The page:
The History of Marine Animal Populations "Oceans Past" Conference
More than 100 marine biologists, ecologists, historians and other scientists from 25 countries will attend the conference to discuss discoveries about the bounty of the world's oceans over 500 years and the changes they have undergone.
Extensive and previously unexplored historical and environmental archives provide valuable information and insight into the sometimes startling changes in marine communities along ocean shorelines and in the open seas. By extending trends backward from the baseline of the present, HMAP's unearthed records from fossils to fish taxes give a head start to detecting and managing future trends.
The "Oceans Past Conference," organized by The History of Marine Animal Populations (HMAP) project component of the Census of Marine Life, will probe how the diversity, distribution and abundance of marine life in the world's oceans has changed and the role humans have played in this dynamic process.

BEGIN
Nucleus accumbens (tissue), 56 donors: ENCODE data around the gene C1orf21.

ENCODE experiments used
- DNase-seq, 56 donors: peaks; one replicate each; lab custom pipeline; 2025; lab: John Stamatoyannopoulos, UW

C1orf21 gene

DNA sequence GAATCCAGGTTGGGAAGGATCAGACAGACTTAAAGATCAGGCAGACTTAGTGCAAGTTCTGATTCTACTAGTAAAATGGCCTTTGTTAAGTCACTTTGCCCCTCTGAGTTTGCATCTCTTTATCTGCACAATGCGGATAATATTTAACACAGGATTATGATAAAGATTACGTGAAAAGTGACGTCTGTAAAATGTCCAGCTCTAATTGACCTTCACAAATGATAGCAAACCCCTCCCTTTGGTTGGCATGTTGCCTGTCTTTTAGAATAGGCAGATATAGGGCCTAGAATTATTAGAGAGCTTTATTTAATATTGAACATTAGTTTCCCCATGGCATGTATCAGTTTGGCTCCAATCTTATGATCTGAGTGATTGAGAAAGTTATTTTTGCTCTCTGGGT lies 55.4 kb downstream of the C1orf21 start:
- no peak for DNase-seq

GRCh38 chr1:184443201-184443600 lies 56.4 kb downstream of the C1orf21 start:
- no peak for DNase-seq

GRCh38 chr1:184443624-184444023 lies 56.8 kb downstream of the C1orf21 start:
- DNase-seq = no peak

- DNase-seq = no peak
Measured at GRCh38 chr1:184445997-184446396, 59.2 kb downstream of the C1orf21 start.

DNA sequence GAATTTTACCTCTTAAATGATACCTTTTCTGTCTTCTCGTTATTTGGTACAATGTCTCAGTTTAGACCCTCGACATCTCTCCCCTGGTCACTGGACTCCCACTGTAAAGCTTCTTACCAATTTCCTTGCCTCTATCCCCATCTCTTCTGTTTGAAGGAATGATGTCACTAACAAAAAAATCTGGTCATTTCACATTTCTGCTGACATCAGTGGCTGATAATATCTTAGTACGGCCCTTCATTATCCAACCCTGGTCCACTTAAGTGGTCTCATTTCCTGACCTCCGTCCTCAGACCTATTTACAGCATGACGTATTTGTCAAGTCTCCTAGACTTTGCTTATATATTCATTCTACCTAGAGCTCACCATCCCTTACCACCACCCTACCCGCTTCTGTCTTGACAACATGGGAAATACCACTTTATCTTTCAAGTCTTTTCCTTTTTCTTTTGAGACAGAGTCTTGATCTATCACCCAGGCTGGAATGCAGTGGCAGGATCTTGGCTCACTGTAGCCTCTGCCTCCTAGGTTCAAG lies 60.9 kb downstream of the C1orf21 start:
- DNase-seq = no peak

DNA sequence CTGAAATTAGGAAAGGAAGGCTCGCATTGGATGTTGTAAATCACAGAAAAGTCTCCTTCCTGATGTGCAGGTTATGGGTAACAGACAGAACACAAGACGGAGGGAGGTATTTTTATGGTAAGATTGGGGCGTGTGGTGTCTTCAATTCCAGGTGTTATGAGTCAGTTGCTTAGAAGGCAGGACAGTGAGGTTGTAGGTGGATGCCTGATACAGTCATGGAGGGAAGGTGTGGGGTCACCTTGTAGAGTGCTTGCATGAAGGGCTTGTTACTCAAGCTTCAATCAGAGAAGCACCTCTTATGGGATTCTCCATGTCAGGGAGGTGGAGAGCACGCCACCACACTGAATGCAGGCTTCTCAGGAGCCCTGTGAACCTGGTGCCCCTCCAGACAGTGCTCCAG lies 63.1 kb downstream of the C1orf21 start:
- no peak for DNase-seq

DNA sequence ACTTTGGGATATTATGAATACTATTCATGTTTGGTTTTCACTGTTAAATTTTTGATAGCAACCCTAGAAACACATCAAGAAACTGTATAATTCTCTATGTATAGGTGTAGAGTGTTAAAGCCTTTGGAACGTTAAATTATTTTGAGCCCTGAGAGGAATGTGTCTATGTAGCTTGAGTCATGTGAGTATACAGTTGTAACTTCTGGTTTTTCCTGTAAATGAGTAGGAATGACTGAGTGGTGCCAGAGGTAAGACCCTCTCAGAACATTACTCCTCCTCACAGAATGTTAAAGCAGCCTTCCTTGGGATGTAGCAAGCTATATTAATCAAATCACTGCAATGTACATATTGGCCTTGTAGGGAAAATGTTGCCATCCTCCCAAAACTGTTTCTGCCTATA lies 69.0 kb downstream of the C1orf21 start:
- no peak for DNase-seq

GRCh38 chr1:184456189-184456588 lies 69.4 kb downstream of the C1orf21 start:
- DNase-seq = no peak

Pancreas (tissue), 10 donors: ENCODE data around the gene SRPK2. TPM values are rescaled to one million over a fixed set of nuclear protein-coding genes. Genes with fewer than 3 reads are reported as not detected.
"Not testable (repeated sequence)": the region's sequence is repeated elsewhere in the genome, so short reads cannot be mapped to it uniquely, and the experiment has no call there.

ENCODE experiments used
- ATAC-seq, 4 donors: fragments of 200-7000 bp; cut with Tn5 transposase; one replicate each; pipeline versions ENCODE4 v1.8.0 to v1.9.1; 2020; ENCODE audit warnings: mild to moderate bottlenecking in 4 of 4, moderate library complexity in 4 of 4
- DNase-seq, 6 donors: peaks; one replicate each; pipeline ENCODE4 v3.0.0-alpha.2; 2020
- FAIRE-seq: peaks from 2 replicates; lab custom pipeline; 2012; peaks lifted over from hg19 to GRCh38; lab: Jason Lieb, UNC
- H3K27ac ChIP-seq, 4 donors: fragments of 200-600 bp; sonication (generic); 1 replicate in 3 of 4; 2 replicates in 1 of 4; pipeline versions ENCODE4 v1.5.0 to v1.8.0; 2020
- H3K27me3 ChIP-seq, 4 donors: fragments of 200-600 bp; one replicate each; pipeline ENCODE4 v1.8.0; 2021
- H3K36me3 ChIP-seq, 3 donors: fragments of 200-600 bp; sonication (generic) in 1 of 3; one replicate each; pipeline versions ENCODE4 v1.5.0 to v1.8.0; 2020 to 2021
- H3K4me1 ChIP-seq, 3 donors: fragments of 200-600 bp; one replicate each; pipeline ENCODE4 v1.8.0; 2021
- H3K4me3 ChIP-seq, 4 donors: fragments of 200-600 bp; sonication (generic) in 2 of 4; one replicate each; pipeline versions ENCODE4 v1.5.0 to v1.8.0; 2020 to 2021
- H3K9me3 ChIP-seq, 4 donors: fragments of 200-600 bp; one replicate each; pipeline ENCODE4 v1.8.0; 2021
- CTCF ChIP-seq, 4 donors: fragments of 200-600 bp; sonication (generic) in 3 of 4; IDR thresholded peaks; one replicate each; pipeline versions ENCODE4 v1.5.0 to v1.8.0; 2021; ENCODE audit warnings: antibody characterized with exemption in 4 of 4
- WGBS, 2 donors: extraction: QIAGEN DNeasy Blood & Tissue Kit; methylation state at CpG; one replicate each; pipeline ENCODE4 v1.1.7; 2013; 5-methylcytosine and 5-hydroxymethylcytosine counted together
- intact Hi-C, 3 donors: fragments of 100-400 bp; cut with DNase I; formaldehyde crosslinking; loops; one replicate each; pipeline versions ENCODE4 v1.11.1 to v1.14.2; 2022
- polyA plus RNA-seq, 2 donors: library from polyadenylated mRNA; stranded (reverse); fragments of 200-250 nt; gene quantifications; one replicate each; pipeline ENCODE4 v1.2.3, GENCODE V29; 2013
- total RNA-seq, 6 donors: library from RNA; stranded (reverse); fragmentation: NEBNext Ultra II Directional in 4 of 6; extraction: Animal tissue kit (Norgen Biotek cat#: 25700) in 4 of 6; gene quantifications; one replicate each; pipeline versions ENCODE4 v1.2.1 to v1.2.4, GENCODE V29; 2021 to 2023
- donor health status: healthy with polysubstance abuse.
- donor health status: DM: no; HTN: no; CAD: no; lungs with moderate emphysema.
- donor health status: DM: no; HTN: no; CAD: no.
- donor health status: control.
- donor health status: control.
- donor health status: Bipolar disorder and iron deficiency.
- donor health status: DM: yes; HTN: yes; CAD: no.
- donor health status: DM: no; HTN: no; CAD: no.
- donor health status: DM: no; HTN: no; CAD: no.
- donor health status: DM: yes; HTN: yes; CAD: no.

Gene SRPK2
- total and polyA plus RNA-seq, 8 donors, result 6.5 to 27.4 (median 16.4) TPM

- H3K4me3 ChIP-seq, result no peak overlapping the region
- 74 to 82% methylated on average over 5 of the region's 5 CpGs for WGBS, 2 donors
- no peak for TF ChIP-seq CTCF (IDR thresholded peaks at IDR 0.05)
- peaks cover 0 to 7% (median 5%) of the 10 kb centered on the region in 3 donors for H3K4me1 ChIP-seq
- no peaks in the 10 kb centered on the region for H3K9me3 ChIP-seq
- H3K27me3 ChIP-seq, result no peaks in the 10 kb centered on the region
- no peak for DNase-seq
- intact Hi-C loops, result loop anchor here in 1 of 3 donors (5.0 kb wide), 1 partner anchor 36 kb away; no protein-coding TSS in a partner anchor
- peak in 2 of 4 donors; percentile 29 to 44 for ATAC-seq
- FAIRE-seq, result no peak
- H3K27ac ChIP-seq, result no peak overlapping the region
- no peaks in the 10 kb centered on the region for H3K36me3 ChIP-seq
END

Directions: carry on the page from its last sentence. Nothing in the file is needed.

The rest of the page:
More than 75 presentations at the conference will add greatly to what is known about ocean life in the past, and delineate what is unknown but discoverable, and what may be unknowable about the world's oceans.
Fish: Food for all Ages
"Fish has been part of peoples' diets since humans first walked the earth and remains a vital item in the daily diet of millions worldwide," says Danish environmental historian Poul Holm, who leads the HMAP network of researchers and institutions.
"The Romans ate fish in vast quantities. And over-fishing in medieval Europe was a very real problem in the days of William the Conqueror and Leonardo da Vinci."
However, the HMAP project is not all about "doom and gloom" and depleted fishing areas, he says. "We stress an understanding of the forces behind the changes."
With respect to the North Sea, for example, researchers at the conferenc
Source:Census of Marine Life